Four-Warned: June 2012


June 2012

Every month I’m going to look at every movie on the release schedule and try to assign them a numerical value corresponding to how anxious I am to see it. The lower the number, the more I want to see it. A one means I would walk through hell and high water to see it; a four means there’s no interest whatsoever. The numbers are not arrived at scientifically but they aren’t arbitrary either.

The numbers aren’t a reflection of the artistic merit of any of these films, but merely a reflection of my willingness to go to a movie theater and see it. The top four scores will be gathered as a means of reflecting the movies I’m anticipating the most; you may use that as a guide or not.

Each entry is broken down as follows:

NAME OF FILM (Studio) Genre A brief description of the plot. Release plans: Wide = Everywhere, Limited = In selected markets. RATING A brief comment

Keep in mind that release dates are extremely subject to change, even at this late date.

FOUR TO SEE
1. PROMETHEUS (1.0)
2. SEEKING A FRIEND FOR THE END OF THE WORLD (1.4)
3. ABRAHAM LINCOLN: VAMPIRE HUNTER (1.6)
4. SNOW WHITE AND THE HUNTSMAN (1.7)
TIE. BRAVE (1.7)

FOUR TO SEEK OUT (FILMS NOT IN WIDE RELEASE)
1. YOUR SISTER’S SISTER (1.5)
2. STELLA DAYS (1.6)
3. PEACE LOVE AND MISUNDERSTANDING (1.7)
4. THE WOMAN IN THE FIFTH (1.8)
TIE. TO ROME WITH LOVE (1.8)

RATING SYSTEM: 1) Must-see, 2) Should-see, 3) Perhaps-see, 4) Don’t-see

JUNE 1, 2012

6 MONTH RULE (Abanorama) Genre: Romance. A man who believes in a strict six-month limit on relationships falls in love. Release Strategy: New York City (opens in Los Angeles June 8). RATING: 3.3 For the hopeless romantic.
A CAT IN PARIS (GKIDS) Genre: Animated Feature. A Parisian cat lives a dual life; as the pampered pet of the mute daughter of a police detective by day and as the companion of a cat burglar by night. Release Strategy: Limited. RATING: 2.3 This Oscar-nominated feature was also at this year’s Florida Film Festival.
BATTLEFIELD AMERICA (Cindedigm) Genre: Urban Dance. A young businessman hires a dance instructor to turn a group of underachievers into an underground dance team champion. Release Strategy: Wide. RATING: 4.0 This is the kind of thing that simply doesn’t appeal to me in the slightest.
CHELY WRIGHT: WISH ME AWAY (First Run) Genre: Documentary. Country star Chely Wright makes the difficult decision to come out of the closet. Release Strategy: New York City only. RATING: 2.1 Considering the general conservatism of the country fanbase, this took extraordinary courage.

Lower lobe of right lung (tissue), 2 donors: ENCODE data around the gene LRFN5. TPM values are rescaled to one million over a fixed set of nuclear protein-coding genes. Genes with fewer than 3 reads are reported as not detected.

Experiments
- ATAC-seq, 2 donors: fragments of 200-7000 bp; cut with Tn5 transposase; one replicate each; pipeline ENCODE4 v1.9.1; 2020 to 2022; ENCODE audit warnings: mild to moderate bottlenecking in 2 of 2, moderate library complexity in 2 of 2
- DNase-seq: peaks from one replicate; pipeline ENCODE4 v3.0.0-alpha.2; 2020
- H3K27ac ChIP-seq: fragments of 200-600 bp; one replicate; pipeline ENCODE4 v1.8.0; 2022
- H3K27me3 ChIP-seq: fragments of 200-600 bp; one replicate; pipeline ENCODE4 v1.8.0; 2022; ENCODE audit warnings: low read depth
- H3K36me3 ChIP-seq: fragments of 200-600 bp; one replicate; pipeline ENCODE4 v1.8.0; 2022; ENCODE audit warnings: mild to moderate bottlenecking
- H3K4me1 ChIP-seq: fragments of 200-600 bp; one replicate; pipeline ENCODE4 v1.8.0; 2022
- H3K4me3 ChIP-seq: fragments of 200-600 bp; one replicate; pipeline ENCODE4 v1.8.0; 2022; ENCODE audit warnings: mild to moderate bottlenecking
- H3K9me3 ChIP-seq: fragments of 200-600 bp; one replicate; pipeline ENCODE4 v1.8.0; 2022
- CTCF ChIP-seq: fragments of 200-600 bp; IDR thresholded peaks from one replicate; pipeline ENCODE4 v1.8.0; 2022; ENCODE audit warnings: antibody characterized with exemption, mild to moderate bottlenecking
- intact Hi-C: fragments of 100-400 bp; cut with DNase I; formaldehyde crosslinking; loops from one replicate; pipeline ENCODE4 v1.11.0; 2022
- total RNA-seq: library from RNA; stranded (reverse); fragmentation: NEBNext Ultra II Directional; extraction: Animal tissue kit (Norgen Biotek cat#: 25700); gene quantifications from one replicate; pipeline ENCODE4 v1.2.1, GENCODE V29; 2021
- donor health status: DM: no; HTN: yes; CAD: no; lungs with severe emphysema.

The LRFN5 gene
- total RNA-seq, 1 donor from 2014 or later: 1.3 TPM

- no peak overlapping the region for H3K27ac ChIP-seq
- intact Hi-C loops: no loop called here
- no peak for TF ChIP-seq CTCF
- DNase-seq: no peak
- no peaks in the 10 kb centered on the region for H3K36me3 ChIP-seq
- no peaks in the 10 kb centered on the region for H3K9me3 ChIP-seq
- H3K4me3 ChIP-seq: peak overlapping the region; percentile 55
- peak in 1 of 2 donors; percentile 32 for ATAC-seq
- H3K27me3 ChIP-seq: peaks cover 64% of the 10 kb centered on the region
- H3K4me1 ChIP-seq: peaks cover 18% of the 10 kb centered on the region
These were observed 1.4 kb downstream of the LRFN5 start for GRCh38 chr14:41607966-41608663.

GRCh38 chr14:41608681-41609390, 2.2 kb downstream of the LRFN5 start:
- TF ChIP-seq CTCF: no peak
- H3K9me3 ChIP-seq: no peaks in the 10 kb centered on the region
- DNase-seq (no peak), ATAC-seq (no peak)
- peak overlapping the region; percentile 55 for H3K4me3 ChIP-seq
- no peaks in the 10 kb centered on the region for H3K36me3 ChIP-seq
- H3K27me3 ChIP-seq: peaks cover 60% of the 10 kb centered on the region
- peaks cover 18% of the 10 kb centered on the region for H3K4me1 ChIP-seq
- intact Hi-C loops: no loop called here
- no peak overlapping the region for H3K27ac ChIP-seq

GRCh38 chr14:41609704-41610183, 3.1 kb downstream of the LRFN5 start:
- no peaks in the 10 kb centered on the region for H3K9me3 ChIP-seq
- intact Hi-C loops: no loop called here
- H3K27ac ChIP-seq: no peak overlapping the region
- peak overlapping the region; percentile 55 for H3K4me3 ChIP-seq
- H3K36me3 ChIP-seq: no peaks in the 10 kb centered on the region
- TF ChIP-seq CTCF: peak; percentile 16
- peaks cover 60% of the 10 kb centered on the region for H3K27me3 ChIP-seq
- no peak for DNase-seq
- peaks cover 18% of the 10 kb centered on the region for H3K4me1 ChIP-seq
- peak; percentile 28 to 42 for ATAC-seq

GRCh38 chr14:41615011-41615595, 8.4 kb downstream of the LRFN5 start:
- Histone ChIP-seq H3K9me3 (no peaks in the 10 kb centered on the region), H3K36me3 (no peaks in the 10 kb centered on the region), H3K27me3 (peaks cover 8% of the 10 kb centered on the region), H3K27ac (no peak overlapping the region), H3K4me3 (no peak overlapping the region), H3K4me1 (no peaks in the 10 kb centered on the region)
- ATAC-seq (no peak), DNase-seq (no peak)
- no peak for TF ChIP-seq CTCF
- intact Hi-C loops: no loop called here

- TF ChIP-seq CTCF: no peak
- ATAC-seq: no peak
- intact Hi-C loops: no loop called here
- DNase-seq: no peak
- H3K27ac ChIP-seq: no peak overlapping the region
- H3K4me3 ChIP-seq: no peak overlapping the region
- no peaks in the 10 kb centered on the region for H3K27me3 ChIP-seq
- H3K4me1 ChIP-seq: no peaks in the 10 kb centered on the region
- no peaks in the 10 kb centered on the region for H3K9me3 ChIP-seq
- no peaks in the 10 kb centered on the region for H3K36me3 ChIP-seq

FOR GREATER GLORY (ARC Entertainment) Genre: True Life Drama. A retired military man sees Mexico fall into a brutal civil war and feels compelled to act. Release Strategy: Limited. RATING: 2.8 An excellent cast; seems a little overly preachy to me judging on the trailer.
HIGH SCHOOL (Anchor Bay) Genre: Teen Comedy. A class valedictorian teams up with a pothead to get the entire student body stoned to protest an anti-Marijuana ordinance. Release Strategy: Limited. RATING: 3.9 Who’da thought I’d be longing for the antics of Cheech and Chong?
PIRANHA 3DD (Dimension) Genre: Horror. The prehistoric eating machines are back and this time they’ve made it into a water park. Release Strategy: Limited and VOD. RATING: 3.2 The first one was cheesy in a 70s horror kinda way; this one looks far cheesier.
SEXUAL CHRONICLES OF A FRENCH FAMILY (IFC Midnight) Genre: Sex Comedy. After a young high school boy is caught masturbating in school, his mother decides it’s time for the family to be less repressive about sex. Release Strategy: New York City only. RATING: 2.7 Sounds interesting but with no trailer the jury’s still out.
SNOW WHITE AND THE HUNTSMAN (Universal) Genre: Fantasy. An evil sorceress queen seeks to destroy the only woman in her realm who could threaten her reign but her rival finds unexpected allies. Release Strategy: Wide. RATING: 1.7 A very much darker look at the Snow White legend than Mirror Mirror.
U.N. ME (Self-Released) Genre: Documentary. A scathing look at the U.N.’s failure to protect human rights. Release Strategy: Limited. RATING: 2.8 Looks like they’re trying a bit too hard to be like Michael Moore but the question is a legitimate one.
WALLANDER (Music Box) Genre: Crime Drama. A Swedish police inspector’s dream home turns into a nightmare when the idyllic town he has moved to is shattered by a series of bombings. Release Strategy: New York City/Los Angeles. RATING: 2.0 One of Jo Nesbo’s signature characters whose mostly appeared on television; no trailer however so hard to get a grip on the film.

JUNE 8, 2012

BEL AMI (Magnolia) Genre: Period Drama. The story of Georges Duroy, a rags-to-riches tale of 19th Century Paris from Guy de Maupassant’s novel. Release Strategy: Limited. RATING: 2.5 A lush drawing room/bedroom period piece with a stellar cast including Robert Pattinson as Duroy.